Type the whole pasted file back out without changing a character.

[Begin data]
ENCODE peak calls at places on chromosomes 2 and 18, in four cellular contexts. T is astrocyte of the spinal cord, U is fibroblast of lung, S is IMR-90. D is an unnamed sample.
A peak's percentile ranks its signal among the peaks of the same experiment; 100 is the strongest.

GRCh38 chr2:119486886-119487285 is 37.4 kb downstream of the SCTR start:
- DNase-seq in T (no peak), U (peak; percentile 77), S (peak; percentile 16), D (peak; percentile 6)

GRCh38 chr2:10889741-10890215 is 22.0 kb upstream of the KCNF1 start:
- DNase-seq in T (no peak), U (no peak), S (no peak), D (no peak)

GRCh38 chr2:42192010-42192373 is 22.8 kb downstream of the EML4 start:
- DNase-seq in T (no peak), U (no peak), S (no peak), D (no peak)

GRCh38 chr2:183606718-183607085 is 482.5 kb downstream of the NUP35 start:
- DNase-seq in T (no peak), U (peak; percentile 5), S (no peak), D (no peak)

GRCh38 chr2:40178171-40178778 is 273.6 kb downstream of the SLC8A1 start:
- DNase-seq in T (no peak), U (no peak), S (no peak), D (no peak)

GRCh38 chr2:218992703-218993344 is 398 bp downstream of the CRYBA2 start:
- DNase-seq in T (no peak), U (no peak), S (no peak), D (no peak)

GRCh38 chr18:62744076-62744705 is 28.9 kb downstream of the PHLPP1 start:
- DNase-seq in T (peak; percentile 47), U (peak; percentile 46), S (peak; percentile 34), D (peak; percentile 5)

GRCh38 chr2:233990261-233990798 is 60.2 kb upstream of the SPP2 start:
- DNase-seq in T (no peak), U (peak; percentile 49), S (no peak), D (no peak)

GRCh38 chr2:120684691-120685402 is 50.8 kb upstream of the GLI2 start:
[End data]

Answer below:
ENCODE peak calls at places on chromosomes 2 and 18, in four cellular contexts. T is astrocyte of the spinal cord, U is fibroblast of lung, S is IMR-90. D is an unnamed sample.
A peak's percentile ranks its signal among the peaks of the same experiment; 100 is the strongest.

GRCh38 chr2:119486886-119487285 is 37.4 kb downstream of the SCTR start:
- DNase-seq in T (no peak), U (peak; percentile 77), S (peak; percentile 16), D (peak; percentile 6)

GRCh38 chr2:10889741-10890215 is 22.0 kb upstream of the KCNF1 start:
- DNase-seq in T (no peak), U (no peak), S (no peak), D (no peak)

GRCh38 chr2:42192010-42192373 is 22.8 kb downstream of the EML4 start:
- DNase-seq in T (no peak), U (no peak), S (no peak), D (no peak)

GRCh38 chr2:183606718-183607085 is 482.5 kb downstream of the NUP35 start:
- DNase-seq in T (no peak), U (peak; percentile 5), S (no peak), D (no peak)

GRCh38 chr2:40178171-40178778 is 273.6 kb downstream of the SLC8A1 start:
- DNase-seq in T (no peak), U (no peak), S (no peak), D (no peak)

GRCh38 chr2:218992703-218993344 is 398 bp downstream of the CRYBA2 start:
- DNase-seq in T (no peak), U (no peak), S (no peak), D (no peak)

GRCh38 chr18:62744076-62744705 is 28.9 kb downstream of the PHLPP1 start:
- DNase-seq in T (peak; percentile 47), U (peak; percentile 46), S (peak; percentile 34), D (peak; percentile 5)

GRCh38 chr2:233990261-233990798 is 60.2 kb upstream of the SPP2 start:
- DNase-seq in T (no peak), U (peak; percentile 49), S (no peak), D (no peak)

GRCh38 chr2:120684691-120685402 is 50.8 kb upstream of the GLI2 start: